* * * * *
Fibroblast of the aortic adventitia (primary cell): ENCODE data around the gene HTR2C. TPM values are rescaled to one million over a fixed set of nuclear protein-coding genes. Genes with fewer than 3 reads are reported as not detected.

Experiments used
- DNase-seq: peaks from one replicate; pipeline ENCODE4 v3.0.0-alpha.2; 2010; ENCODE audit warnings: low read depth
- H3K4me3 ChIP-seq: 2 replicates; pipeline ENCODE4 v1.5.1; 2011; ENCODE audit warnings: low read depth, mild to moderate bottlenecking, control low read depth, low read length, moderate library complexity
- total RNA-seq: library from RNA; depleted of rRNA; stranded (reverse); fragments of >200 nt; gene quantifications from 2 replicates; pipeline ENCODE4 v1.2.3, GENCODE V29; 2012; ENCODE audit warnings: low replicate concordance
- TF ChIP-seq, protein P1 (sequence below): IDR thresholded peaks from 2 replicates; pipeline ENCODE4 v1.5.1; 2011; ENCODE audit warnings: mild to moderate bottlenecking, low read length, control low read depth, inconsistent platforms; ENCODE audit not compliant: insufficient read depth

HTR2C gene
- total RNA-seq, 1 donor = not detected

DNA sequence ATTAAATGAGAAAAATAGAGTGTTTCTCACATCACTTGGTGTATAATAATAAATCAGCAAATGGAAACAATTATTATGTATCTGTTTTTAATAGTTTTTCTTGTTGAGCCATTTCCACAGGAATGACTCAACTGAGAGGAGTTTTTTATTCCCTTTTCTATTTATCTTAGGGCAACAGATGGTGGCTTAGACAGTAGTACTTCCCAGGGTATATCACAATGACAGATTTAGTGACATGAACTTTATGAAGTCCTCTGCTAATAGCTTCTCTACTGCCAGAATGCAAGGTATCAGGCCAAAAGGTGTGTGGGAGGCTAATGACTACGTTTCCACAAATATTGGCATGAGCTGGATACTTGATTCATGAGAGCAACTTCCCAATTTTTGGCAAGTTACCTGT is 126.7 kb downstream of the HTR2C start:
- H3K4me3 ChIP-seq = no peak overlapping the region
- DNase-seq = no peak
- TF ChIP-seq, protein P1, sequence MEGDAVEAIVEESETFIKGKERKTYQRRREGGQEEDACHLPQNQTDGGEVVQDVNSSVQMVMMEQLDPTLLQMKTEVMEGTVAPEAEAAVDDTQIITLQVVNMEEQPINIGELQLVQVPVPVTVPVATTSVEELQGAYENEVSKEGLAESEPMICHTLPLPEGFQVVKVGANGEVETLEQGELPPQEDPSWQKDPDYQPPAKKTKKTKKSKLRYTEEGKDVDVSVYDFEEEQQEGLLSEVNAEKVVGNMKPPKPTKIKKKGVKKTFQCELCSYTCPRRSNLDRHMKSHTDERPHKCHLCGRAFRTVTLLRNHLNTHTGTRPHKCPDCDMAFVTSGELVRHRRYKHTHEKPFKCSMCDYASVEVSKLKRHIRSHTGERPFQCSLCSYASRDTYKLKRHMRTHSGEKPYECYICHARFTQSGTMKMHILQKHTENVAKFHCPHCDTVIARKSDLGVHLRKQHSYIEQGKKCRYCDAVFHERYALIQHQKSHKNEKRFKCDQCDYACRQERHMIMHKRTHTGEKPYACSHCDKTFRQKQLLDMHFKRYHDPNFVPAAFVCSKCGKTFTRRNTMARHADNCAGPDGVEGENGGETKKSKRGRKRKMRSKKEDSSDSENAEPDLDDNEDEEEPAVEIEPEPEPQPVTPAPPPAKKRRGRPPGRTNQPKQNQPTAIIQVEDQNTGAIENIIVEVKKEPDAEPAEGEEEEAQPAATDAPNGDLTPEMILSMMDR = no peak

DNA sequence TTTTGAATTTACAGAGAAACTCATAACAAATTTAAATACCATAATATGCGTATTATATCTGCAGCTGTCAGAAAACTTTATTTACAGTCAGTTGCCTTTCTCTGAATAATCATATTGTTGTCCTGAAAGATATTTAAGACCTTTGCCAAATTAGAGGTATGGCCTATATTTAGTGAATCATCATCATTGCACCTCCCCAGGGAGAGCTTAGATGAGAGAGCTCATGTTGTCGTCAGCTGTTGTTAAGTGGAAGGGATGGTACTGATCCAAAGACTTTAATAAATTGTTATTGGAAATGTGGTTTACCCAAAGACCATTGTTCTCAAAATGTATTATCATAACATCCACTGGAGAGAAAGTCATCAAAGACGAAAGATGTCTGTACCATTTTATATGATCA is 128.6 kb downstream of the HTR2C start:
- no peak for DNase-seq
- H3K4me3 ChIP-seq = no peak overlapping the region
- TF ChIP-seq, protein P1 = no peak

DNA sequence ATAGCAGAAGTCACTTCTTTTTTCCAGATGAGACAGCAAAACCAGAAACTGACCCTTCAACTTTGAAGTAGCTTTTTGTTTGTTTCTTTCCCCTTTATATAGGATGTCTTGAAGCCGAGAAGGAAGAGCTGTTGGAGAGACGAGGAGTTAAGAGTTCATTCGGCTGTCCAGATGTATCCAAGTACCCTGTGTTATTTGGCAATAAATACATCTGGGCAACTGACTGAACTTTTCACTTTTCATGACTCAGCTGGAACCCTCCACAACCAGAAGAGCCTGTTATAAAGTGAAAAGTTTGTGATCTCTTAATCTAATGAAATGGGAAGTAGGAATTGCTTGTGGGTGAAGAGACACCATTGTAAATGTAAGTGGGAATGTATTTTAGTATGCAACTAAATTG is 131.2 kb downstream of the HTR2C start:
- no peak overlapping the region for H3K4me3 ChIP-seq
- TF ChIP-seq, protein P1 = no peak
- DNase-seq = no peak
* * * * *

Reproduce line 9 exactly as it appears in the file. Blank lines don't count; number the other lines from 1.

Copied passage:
DNA sequence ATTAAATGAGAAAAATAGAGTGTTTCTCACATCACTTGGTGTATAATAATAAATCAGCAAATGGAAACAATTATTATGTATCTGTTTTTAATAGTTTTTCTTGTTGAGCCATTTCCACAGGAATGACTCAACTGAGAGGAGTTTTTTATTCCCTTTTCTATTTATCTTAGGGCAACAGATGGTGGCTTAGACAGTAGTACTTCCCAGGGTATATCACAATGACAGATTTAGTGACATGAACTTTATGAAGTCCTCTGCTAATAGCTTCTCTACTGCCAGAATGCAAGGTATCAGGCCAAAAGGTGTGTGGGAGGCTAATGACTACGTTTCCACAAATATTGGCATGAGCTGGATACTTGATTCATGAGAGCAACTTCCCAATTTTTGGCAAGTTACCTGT is 126.7 kb downstream of the HTR2C start: